Monday, June 19, 2006

The Eyre Affair by Jasper Fforde

I LOVE this book. What can I say? Quirky people like quirky books and based on friends' evaluations of me - this book and I are soul mates! This series and all the adventures that abound within the pages left me begging for more. I mean that, literally. Jasper Fforde is a British novelist and the Thursday Next books for a while were available in Britain several months before they were available in the US. The Dormouse is British. I would beg her every Summer to bring the newest book home to me. What is it about these odd and confusing books that had me so enraptured? The humor and action that ran through every page!

The Eyre Affair, the first book in the series, introduces us to our heroine - Thursday Next. The year is 1985 and the setting is England, but this is NOT out England in our 1985. In Thursday's world artistic renaissances turn into bloody revolutions, the Crimean War had been going on for over 130 years, and Shakespeare might as well be a religion. Thursday is a literary detective and the first novel brings her up against the third most wanted criminal, Acheron Hades. Fictional characters are going missing and it's Acheron who is kidnapping them out of their original manuscripts. Thursday must catch a mad man who can look like anyone and can rip characters out of their books. This twisted, funny, and sometimes unnerving adventure will take Thursday into the very pages of the novels' themselves.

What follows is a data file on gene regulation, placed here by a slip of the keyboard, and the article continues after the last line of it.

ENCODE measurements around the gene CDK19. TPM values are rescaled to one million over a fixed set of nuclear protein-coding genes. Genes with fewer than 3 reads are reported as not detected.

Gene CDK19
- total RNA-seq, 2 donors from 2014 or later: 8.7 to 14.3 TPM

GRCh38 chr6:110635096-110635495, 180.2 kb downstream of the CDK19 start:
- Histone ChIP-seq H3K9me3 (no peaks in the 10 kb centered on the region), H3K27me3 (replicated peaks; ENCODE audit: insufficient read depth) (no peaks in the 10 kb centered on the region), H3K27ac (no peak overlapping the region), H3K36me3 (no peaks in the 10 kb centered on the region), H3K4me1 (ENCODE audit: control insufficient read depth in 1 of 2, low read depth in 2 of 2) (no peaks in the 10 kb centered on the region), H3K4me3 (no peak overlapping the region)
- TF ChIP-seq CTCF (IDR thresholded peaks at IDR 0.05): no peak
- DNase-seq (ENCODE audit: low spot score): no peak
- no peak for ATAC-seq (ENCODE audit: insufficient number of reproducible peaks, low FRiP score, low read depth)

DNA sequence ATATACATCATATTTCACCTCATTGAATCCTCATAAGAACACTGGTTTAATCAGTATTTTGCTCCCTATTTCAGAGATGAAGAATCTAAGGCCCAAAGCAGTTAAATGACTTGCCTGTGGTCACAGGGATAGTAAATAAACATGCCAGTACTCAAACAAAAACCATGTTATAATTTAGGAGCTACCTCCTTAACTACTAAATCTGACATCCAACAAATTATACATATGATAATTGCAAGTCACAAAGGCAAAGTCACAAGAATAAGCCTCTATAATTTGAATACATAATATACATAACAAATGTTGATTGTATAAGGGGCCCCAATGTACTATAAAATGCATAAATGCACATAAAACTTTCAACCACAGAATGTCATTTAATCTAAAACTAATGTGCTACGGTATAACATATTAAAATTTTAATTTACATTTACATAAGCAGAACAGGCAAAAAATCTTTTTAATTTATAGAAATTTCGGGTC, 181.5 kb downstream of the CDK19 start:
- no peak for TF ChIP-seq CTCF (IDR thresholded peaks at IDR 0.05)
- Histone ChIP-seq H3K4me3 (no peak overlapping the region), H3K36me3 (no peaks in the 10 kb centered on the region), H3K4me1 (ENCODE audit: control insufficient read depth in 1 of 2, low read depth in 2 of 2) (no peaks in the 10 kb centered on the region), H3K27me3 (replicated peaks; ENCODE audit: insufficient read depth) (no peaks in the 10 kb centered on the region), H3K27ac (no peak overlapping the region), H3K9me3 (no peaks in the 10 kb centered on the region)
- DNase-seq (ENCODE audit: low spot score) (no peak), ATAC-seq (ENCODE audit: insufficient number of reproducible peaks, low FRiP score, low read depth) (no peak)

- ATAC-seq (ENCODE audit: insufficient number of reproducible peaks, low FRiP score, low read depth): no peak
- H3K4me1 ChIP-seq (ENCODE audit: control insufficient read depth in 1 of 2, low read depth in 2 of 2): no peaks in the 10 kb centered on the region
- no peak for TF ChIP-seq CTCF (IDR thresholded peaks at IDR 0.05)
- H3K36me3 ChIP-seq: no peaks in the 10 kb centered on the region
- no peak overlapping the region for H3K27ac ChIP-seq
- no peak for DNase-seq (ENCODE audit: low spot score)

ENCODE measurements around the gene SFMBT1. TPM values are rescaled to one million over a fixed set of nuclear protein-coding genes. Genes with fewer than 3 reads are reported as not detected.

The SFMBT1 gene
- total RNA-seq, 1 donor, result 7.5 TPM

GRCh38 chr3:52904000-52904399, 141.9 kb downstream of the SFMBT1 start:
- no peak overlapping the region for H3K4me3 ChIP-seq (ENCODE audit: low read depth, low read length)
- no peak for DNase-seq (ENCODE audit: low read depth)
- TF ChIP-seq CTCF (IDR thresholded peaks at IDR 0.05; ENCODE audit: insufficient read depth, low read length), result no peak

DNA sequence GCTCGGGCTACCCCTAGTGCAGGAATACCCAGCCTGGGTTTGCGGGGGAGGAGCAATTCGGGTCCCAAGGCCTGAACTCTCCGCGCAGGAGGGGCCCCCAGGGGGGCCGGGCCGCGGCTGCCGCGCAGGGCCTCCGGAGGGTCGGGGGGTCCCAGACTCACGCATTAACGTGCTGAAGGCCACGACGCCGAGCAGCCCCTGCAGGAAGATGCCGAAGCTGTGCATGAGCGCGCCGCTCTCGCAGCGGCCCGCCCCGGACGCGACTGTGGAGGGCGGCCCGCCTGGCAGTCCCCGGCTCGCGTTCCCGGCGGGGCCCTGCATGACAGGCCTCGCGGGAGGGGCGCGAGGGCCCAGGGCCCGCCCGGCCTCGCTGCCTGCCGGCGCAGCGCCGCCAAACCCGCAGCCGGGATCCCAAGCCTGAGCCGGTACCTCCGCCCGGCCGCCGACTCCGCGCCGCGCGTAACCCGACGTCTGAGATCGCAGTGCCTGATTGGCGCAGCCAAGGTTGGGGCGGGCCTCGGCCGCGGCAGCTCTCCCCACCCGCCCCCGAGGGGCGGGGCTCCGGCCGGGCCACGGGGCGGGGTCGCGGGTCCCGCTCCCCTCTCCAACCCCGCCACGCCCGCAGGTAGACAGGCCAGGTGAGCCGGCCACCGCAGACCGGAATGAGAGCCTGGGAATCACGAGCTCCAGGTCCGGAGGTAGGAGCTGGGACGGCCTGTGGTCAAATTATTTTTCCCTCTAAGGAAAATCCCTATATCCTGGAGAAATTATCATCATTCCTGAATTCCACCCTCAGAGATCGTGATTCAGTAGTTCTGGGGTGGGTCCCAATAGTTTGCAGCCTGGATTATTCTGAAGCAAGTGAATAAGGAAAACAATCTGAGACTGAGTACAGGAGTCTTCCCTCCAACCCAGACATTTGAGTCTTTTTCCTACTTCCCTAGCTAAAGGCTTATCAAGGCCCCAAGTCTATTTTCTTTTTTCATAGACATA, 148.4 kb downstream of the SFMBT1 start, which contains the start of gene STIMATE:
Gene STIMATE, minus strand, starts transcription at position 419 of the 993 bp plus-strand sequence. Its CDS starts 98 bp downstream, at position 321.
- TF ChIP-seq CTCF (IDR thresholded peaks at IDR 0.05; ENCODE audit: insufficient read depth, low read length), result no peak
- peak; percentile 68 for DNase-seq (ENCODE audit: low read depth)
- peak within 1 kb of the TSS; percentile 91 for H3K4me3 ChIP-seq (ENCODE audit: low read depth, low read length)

Fun, twisted, and different in a really good way, these books should appeal to anyone who's ever liked Douglas Adams, Terry Pratchett, or Christopher Moore.

Book Description:
In Jasper Fforde's Great Britain, circa 1985, time travel is routine, cloning is a reality (dodos are the resurrected pet of choice), and literature is taken very, very seriously. England is a virtual police state where an aunt can get lost (literally) in a Wordsworth poem and forging Byronic verse is a punishable offense. All this is business as usual for Thursday Next, renowned Special Operative in literary detection. But when someone begins kidnapping characters from works of literature and plucks Jane Eyre from the pages of Bronte's novel, Thursday is faced with the challenge of her career. Fforde's ingenious fantasy-enhanced by a Web site that re-creates the world of the novel--unites intrigue with English literature in a delightfully witty mix.

1 comment:

Zoe said...

I always have room in the read-a-ton everyone is welcome. It's still in its first week so start reading and comment on what uve read every week so i can keep tract of whose winning the 2000 credits